2011-10-04T00:00:00ZHole-drilling residual stress measurement in an intermediate thickness specimen
http://hdl.handle.net/2429/37744
The hole-drilling method for measuring residual stresses is generally applied to two extreme cases. In the “thick” case, the specimen depth is very large compared with the hole depth. The far boundary is then sufficiently distant that its effect can be neglected. In the “thin” case, the specimen has the form of a thin plate through which the hole penetrates fully. The thin plate creates plane-stress conditions and it is usually assumed that the associated residual stresses are uniform through the plate thickness. This research focuses on the intermediate case where the specimen has a thickness modestly greater than the hole depth. The far boundary is then near enough to give significant influence, and the through-thickness residual stresses are non-uniform. The finite specimen thickness and non-uniform residual stresses create significant bending deformations of the specimen during hole-drilling that are not present in either extreme case. This bending effect creates out-of-plane deformations that can provide an opportunity for a novel measurement approach. The “intermediate” case is investigated using an analytical model and by finite element analysis. Experimental measurements are made using Electronic Speckle Pattern Interferometry (ESPI), and a comparison is made of the theoretical and experimental results.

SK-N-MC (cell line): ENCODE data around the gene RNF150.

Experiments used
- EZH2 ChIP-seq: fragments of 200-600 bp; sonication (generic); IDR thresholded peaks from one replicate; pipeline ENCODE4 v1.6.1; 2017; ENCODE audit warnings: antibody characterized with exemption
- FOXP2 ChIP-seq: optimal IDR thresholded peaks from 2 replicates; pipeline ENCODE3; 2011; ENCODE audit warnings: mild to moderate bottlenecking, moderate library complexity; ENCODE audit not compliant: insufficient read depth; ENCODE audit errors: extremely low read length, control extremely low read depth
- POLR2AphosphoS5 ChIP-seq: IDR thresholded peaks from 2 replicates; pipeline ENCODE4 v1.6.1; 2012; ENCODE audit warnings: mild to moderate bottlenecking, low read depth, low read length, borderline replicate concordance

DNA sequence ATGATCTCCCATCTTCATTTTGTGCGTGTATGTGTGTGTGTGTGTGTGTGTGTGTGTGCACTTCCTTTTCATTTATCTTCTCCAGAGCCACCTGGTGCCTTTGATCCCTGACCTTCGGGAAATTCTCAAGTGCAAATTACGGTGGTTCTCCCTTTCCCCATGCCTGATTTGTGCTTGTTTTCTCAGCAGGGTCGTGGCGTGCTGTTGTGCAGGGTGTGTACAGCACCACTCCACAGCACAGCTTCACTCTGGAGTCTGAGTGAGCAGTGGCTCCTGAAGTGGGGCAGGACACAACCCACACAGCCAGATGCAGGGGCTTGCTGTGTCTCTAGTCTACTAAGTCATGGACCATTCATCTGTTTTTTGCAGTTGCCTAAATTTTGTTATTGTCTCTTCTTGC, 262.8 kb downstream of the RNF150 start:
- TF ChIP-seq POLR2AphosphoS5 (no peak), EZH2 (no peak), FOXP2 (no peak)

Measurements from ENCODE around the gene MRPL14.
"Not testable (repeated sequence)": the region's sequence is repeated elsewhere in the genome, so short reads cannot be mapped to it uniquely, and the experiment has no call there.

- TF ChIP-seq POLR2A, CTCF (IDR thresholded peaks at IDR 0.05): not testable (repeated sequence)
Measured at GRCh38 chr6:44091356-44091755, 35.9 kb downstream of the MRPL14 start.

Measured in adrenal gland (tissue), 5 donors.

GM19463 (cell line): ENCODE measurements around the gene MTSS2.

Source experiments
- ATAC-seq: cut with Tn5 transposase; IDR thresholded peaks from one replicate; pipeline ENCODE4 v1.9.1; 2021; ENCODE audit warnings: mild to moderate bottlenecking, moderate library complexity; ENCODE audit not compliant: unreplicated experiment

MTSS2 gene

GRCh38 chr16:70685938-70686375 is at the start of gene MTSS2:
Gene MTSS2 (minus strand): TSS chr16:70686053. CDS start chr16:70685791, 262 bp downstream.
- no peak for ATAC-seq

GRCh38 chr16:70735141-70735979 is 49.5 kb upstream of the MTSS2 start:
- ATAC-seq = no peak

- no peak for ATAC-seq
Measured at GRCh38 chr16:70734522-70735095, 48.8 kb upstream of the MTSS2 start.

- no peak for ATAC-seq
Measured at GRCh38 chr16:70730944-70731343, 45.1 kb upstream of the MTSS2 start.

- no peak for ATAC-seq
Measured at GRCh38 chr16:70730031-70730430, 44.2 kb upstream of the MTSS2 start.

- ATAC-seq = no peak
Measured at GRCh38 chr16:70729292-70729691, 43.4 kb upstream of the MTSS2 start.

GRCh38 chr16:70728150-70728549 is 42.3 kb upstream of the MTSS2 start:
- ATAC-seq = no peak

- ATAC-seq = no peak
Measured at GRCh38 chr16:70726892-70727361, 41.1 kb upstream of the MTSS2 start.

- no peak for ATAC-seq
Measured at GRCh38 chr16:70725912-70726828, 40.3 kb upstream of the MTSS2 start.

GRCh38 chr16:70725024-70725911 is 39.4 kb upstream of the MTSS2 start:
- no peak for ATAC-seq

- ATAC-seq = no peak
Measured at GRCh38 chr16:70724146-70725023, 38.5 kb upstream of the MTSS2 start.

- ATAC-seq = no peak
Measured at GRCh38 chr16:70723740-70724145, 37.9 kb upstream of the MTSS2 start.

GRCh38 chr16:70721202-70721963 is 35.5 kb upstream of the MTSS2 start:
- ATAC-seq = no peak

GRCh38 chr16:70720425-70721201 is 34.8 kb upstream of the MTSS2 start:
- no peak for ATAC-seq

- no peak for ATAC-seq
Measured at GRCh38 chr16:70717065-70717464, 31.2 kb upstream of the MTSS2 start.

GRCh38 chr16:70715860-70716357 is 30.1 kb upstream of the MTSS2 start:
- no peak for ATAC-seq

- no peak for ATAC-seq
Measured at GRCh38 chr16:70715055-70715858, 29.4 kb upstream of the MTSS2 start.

2011-10-03T00:00:00ZPIV measurements of flow through forming fabrics
http://hdl.handle.net/2429/37737